• Close the gate on the probe, remove from grain and inspect the sample.

To inspect the grain use the following sizes of sieves:

  • No. 10 sieve (2 millimetre aperture) for wheat and barley
  • No. 20 sieve (0.85 millimetre aperture) for canola
  • Shake the samples in the sieve thoroughly (20 times minimum)

Examine both the grain remaining in the sieve and the material in the collection pan. Many stored-product insect pests are very small and can often be found in the removed material. Spread the removed material on a light-colored surface and use a strong light (60 to 100-watt bulb) to examine it. The heat and light from the bulb will cause any live insects to move, making detection easier.

Look at the sieved grain for kernel damage such as concave indentations in the endosperm or complete removal of the germ, both of which may indicate an insect infestation. Damage caused by the rusty grain beetle, for example, can be identified by the small exit holes the beetle leaves in the germ. If damage is detected but no insects are found it is advisable to take another sample to see if insects can be found.

Berlese funnel

Photo of equipment used in Berlese funnel extraction - described below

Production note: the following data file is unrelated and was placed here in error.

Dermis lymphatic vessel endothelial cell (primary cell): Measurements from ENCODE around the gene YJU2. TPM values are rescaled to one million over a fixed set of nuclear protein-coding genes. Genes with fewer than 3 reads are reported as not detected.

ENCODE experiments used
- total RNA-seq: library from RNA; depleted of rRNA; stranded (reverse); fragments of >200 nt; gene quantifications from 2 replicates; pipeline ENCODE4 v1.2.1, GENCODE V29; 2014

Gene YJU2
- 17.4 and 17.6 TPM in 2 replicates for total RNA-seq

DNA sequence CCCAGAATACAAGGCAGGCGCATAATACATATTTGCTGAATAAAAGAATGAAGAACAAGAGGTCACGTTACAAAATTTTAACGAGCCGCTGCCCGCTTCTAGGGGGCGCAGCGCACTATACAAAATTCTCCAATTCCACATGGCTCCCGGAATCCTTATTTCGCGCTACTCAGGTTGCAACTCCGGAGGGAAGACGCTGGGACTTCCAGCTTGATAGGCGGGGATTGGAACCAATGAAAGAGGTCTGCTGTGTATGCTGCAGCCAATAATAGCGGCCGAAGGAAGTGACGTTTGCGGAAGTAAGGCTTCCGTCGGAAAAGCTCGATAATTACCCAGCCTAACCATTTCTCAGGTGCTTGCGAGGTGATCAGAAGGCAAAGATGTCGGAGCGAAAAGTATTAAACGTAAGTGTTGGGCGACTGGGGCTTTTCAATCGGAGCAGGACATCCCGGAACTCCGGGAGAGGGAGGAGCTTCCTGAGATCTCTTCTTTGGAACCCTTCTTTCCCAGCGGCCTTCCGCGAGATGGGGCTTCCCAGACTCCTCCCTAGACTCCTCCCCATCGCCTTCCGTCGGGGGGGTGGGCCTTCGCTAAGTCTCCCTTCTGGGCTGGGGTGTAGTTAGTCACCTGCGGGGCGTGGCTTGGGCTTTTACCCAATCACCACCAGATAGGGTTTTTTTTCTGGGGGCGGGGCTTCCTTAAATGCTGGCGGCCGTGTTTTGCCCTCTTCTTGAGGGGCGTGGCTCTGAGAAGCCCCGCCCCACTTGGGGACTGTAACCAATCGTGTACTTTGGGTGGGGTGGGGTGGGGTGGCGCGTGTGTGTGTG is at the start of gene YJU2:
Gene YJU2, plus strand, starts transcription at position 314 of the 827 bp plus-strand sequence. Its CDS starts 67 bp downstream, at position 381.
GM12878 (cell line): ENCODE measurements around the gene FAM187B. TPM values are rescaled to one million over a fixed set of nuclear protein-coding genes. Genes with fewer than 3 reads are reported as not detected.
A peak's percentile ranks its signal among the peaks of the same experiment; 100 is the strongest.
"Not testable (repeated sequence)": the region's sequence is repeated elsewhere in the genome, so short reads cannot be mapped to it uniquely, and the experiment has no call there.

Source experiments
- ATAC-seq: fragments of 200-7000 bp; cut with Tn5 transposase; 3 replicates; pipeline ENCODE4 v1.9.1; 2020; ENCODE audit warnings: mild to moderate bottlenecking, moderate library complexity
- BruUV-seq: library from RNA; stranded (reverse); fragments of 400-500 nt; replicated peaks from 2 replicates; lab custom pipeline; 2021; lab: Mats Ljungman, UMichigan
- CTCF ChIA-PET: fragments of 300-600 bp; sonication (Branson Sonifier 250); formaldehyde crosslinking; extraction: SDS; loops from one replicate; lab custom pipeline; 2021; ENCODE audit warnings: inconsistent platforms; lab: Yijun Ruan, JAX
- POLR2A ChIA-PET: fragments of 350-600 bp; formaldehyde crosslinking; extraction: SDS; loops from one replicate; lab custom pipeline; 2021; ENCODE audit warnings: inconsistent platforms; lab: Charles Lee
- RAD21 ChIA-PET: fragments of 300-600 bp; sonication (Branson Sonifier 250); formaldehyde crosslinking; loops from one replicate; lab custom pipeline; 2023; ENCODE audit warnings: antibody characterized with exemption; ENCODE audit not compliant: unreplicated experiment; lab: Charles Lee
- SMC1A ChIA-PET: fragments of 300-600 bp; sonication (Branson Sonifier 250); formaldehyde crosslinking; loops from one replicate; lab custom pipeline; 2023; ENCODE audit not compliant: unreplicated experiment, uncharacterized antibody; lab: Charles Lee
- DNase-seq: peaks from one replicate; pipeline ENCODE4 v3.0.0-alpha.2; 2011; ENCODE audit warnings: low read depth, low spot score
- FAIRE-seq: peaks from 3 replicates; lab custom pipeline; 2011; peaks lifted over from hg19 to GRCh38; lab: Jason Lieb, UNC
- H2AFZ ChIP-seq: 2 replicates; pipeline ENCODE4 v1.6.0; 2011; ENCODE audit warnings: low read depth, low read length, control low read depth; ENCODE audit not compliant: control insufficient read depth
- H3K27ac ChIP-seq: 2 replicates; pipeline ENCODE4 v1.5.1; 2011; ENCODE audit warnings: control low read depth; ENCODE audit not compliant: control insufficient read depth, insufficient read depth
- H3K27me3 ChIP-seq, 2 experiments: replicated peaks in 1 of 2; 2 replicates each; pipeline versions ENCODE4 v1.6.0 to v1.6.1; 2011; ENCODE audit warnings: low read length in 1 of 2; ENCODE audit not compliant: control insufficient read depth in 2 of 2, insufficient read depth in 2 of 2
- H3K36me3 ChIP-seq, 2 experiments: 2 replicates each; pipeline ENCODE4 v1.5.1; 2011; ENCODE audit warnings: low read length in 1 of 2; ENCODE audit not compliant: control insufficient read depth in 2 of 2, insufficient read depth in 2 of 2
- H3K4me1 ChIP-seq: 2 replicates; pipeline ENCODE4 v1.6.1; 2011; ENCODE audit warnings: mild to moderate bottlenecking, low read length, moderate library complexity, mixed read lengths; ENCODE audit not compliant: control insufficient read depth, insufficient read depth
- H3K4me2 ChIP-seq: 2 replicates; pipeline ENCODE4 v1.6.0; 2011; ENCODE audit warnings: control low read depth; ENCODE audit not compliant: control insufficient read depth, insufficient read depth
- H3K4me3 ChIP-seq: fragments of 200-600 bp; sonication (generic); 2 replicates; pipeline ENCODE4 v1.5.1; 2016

The photo shows the interior view of a Berlese funnel and the components required to construct a Berlese funnel:
  • Reflective shade housing with light bulb
  • Glass jar partially filled with water
  • Grain sample contained in funnel
  • Screen used to cover drain hole in funnel

If you suspect that bin-stored grain is infested and you want verification, send a sample of the grain to one of the Canadian Grain Commission's entomology labs for analysis. The entomology labs use a procedure called Berlese funnel extraction to examine the sample for presence of insects.

Berlese funnel extraction works in the following way:

  • A 60-watt light bulb, housed in a reflective shade, is suspended above a funnel containing approximately 1,000 grams of suspect grain.
  • A collecting jar is placed under the funnel.
  • Water in the jar prevents insects from escaping.
  • Over several hours, light and heat generated from the bulb and reflector cause stored-product insect pests to move through the grain into the collecting jar where they can be identified.

Dockage tester

Grain run through a Carter dockage tester, the insects will be collected in the aspirator pan near the top of the machine or the pan containing the smallest sortings.

If insects are discovered

Upon insect discovery, but before taking remedial action, it is important to determine which species of insect pests are present in grain. Many insects appear similar but have different behavior and status as pests. Their presence may indicate different conditions. The insects in the examples below look similar to each other.

Secondary insect (Fungal feeder)

The presence of insects like foreign grain beetles may indicate that fungus is developing. Simple treatment methods such as aeration may be applied to prevent further damage.

Primary insect (grain feeder)

The presence of insects like rusty grain beetles indicates direct damage to grain kernels. In this case, insecticides or other treatments may be required to control the infestation and prevent further damage.